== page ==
‘Late’ cry against police, PCB
Calcuttans were often prompt in reporting noise violations in their neighbourhoods but the response from police or the pollution control board was often slow.
The allegations have emerged from across the city over the past three days. Loudspeakers blared till late into the night and crackers went off in frequent intervals.
“Dekhchhi (we are looking into it),” was the standard response of many police stations. Some sent teams to seize banned firecrackers too late, while a few did nothing.
A resident of Alipore said it took her multiple calls to Lalbazar and Alipore police station on Monday to get cops moving against a roadside programme that had a woman dancing to loud music and men throwing money at her around midnight.
Residents of Shyampukur said they had reported continuous bursting of banned firecrackers in their locality and wondered why the police were deaf to the deafening noise that had kept the entire neighbourhood awake.
When cops finally reached the locality, no banned crackers could be found.
A resident of Kasba had complained to the state pollution control board (PCB) about blaring microphones but no help arrived.
Police commissioner Anuj Sharma had on Sunday asked in the official WhatsApp group of Calcutta police why crackers were still bursting after 10pm. He also said he had received complaints, which he would take up with the officers in charge of the respective police stations.
The top cop’s posts in the WhatsApp group suggest that at least some police stations had not done enough to carry out Sharma’s order to enforce rules.
The Supreme Court had last year ordered that permissible firecrackers could be burst only between 8pm and 10pm. In Bengal, permissible crackers are those that produce 90 decibels of noise at five metres from the source.
Outdoor events where disc jockeys perform and music is played at a high volume are also banned.
Calcutta police arrested 400 people on Monday for bursting banned crackers and around another 375 for gambling and disorderly conduct. Despite the arrests, residents of places across the city complained that noise rules were hardly followed.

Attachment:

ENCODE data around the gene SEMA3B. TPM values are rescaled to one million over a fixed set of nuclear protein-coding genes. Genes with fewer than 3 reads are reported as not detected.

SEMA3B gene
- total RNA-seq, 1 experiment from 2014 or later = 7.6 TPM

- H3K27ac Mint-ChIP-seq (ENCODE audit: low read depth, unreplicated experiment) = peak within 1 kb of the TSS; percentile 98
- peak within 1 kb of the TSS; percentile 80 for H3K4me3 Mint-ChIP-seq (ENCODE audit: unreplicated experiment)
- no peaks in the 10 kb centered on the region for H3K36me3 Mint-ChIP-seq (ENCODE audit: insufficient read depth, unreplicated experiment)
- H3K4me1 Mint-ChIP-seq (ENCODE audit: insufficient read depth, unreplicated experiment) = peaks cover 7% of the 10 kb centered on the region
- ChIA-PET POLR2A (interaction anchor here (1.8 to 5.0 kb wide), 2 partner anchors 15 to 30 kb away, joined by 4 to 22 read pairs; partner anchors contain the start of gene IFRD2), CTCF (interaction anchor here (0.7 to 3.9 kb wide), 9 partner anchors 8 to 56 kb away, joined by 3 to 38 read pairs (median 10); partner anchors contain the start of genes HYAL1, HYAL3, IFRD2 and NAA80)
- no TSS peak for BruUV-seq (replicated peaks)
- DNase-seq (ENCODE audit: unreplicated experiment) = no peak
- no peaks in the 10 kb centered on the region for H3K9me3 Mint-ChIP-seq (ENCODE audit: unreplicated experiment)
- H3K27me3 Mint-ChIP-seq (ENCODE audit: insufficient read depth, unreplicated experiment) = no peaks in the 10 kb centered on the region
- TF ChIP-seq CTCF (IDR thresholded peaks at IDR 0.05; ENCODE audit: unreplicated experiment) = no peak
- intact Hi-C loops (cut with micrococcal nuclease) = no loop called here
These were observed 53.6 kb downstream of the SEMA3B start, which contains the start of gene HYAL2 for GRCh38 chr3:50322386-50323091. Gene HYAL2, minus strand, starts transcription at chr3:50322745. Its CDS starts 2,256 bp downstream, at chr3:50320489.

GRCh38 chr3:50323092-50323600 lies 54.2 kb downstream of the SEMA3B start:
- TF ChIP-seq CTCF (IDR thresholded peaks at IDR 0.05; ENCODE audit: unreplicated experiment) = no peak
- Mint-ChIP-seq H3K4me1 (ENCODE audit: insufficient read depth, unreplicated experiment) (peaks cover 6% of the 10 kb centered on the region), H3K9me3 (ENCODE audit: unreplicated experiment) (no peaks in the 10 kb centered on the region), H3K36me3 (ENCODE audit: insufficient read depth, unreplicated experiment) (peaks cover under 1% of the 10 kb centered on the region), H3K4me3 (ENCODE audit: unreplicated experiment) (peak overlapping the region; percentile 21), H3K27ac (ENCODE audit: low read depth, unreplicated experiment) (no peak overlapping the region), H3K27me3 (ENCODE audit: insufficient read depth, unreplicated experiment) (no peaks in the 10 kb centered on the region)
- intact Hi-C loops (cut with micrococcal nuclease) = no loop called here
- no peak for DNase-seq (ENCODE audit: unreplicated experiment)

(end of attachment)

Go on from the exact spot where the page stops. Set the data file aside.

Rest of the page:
“We have not been able to sleep for three nights. Almost everyone in the building has complained to the police but there has been no action,” said a resident of a high-rise building on Burdwan Road, in the heart of Alipore.
She said a woman was dancing on a stage in an open-air programme close to midnight and people were throwing money at her.
“It was obscene and unsafe for a woman to dance in the middle of a road with people throwing money at her. We first called up the Lalbazar control room. They gave us the number of Alipore police station. The officer at the police station who answered the call said: ‘dekchhi’. We waited in vain for several minutes for some action before calling up the control room again. The programme had ended by the time cops finally arrived around midnight,” she said.
One resident shared a video of the woman dancing, which she said she had recorded at 11.20pm from her apartment in a high-rise.
An officer at Alipore police station said they received a call from the control room close to 10.30pm, following which they took “prompt action” to stop the programme. “The event did not continue after we intervened,” the officer said.
Complaints emerged from residents of Shyampukur in the north and Kasba in the south as well.
Acting on two such complaints from residents of Raja Nabakrishna Street in Sovabazar, the state pollution control board lodged two complaints with Shyampukur police station.
Officers of the police station said they received two verbal complaints from the board. “They complained that banned firecrackers were being burst. We rushed to the spot but found nothing. We have reported the matter to the board,” an officer said.
Residents said the noise was unbearable and the police should not have waited for residents to lodge complaints to intervene. “It couldn’t be that officers at the police station or on patrol did not hear the sound. Why did they not act proactively?” wondered a resident.
A resident of Kasba said he had called up the control room of the pollution control board at 10.40pm, saying loud music was being played in his neighbourhood.
“They said they would forward my complaint to the police. But there was no action. The programme ran its course,” the resident said.
A section of the police officers said it was not always possible to rush to a spot after receiving a complaint.
“There could be a lot of reasons. Sometimes there are so many complaints that by the time we reach a spot, the revellers had dispersed. There could also be instances where the complaint is against a politician or some other influential person,” an officer said.